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Title: Fast Track: State Capacity and Railway Bureaucracies in China and India
Authors: Chan, Kyle
Advisors: Xie, Yu
Contributors: Sociology Department
Keywords: china
state capacity
Subjects: Sociology
Political science
Public administration
Issue Date: 2023
Publisher: Princeton, NJ : Princeton University
Abstract: How does the organizational structure of the state affect its ability to provide basic public goods, such as infrastructure? This dissertation compares China’s and India’s railway bureaucracies to show how bureaucratic structure plays a crucial role in shaping their ability to develop railway infrastructure. This dissertation draws on two years of fieldwork in China and India, including interviews with government officials, internal organizational policies, project-level documentation, construction site visits, planning reports, and corporate filings. Chapter One lays out the empirical puzzle. Over the past two decades, the Chinese state has built the world’s largest high-speed rail network while the Indian state has struggled to modernize its railway system. What explains the gap in state capacity for railway development between these two countries? This chapter introduces these cases and situates an organizational approach to understanding state capacity within the literature on the role of the state and economic development. Chapter Two directly compares the organizational structures of China’s and India’s railway bureaucracies. This chapter shows how China’s railway bureaucracy benefits from a nodal structure that provides mechanisms for coordination and accountability while India’s railway bureaucracy is hampered by a diffuse structure with overlapping and often conflicting lines of authority. Chapter Three examines the organizational structure of Chinese state-owned enterprises involved in railway projects as well as other forms of infrastructure development. This chapter shows how these massive state firms are organized as a multi-level structure of parent firms and corporate subsidiaries. This industrial structure produces a system of “managed competition” that attempts to harness the forces of market competition while actively balancing resources and personnel across competing market players. Chapter Four examines the role of emotions in the Indian Railways. Contrary to Max Weber’s conception of the stoic civil servant, the professional lives of Indian Railway officers are suffused with emotions, including fear, frustration, and pride. This chapter shows how these emotions stem in part from the organizational structure of the Indian Railways itself, which contributes to an environment of bureaucratic rivalry and mutual suspicion. The final chapter concludes by discussing the relationship between state organizational forms and institutional context as well as the possibilities for organizational change.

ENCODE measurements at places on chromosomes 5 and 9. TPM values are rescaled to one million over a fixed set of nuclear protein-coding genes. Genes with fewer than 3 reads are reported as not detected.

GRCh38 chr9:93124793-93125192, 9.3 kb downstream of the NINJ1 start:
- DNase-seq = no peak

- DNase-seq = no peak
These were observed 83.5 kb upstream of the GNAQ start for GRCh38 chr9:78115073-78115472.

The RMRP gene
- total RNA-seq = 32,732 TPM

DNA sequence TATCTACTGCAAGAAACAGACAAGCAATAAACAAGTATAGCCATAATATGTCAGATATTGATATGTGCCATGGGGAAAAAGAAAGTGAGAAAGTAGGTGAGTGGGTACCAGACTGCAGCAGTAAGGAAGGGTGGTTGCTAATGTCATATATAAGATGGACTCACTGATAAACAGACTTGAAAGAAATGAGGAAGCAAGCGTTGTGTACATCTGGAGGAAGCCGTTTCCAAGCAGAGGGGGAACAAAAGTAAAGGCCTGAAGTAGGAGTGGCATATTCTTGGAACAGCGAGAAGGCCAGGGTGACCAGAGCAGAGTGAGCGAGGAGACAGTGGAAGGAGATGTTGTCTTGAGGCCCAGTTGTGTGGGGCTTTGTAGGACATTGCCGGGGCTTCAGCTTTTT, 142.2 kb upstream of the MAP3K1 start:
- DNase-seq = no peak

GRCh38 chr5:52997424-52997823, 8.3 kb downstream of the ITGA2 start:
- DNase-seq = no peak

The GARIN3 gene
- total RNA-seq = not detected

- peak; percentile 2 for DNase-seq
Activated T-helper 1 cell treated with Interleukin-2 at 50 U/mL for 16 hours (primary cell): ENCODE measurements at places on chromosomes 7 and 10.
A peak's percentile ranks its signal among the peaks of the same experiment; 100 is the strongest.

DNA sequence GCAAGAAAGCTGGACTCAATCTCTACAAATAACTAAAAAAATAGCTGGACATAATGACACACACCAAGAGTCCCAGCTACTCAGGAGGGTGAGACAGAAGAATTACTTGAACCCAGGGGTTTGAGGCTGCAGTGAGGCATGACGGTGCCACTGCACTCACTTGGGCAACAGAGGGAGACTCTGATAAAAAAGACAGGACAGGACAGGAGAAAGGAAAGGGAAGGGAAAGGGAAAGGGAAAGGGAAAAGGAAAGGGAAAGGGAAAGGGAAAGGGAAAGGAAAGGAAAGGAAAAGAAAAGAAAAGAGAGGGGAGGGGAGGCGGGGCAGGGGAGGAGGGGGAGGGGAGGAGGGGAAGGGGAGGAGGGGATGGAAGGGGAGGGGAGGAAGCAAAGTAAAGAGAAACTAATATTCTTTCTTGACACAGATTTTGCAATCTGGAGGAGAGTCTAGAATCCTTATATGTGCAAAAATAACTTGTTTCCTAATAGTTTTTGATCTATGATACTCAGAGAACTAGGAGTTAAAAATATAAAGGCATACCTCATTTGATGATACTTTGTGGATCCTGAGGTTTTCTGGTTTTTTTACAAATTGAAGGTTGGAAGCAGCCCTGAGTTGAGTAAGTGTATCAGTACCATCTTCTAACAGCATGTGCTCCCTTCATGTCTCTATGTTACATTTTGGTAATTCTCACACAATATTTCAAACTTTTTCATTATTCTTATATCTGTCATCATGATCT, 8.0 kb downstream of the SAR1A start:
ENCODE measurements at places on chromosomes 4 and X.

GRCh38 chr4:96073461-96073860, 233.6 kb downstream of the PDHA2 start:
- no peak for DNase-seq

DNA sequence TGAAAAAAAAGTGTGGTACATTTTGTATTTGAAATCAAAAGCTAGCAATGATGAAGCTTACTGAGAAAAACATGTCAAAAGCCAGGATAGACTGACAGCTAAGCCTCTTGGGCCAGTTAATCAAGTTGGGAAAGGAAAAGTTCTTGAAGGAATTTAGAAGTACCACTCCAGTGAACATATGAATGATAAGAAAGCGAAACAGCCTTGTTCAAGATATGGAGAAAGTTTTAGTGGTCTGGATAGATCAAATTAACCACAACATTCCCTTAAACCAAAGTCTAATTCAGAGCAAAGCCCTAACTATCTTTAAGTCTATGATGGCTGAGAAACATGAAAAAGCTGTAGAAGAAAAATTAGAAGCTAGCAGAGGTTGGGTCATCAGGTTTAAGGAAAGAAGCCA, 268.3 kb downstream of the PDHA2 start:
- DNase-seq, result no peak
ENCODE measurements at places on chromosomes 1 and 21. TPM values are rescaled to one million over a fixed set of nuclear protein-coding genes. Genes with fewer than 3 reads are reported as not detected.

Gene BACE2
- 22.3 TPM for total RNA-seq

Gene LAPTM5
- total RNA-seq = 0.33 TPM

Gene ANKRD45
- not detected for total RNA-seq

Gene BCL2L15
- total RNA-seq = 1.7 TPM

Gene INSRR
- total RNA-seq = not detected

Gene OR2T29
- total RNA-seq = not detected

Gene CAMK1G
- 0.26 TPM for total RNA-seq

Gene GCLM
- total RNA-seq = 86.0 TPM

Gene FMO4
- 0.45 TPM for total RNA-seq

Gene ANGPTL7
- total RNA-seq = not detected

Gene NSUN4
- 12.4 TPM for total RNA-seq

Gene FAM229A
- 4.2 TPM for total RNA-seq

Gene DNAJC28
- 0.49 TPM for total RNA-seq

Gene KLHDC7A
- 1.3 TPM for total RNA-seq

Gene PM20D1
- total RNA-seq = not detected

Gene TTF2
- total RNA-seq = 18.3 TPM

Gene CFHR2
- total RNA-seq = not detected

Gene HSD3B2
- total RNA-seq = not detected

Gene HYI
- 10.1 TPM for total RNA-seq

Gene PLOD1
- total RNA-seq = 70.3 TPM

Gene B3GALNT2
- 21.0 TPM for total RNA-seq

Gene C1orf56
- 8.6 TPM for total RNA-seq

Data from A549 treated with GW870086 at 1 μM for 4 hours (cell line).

Type of Material: Academic dissertations (Ph.D.)
Language: en
Appears in Collections:Sociology

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